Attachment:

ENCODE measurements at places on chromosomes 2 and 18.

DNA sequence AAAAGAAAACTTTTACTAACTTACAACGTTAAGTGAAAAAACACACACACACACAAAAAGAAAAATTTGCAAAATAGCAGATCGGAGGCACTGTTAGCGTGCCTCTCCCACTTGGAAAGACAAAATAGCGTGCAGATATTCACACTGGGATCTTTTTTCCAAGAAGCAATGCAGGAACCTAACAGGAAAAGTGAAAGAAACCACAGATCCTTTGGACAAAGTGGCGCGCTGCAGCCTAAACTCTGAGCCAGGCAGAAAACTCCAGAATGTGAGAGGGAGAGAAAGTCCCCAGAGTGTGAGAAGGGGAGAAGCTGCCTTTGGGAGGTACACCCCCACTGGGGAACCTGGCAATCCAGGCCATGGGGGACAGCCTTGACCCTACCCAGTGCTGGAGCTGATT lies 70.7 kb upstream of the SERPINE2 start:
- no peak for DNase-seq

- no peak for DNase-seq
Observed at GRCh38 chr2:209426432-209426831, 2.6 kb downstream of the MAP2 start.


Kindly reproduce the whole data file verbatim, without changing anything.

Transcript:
ENCODE measurements at places on chromosomes 2 and 18.

DNA sequence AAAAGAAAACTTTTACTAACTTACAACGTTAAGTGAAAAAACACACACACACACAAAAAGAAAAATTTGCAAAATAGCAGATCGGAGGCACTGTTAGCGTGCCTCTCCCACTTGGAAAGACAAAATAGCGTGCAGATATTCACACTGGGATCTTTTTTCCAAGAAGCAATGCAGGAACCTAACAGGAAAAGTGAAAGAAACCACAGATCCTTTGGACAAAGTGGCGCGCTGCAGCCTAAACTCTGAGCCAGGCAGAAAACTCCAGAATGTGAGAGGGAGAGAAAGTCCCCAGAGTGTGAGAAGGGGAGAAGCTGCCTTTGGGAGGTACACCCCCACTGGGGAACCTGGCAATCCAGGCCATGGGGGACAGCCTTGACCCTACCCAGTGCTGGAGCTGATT lies 70.7 kb upstream of the SERPINE2 start:
- no peak for DNase-seq

- no peak for DNase-seq
Observed at GRCh38 chr2:209426432-209426831, 2.6 kb downstream of the MAP2 start.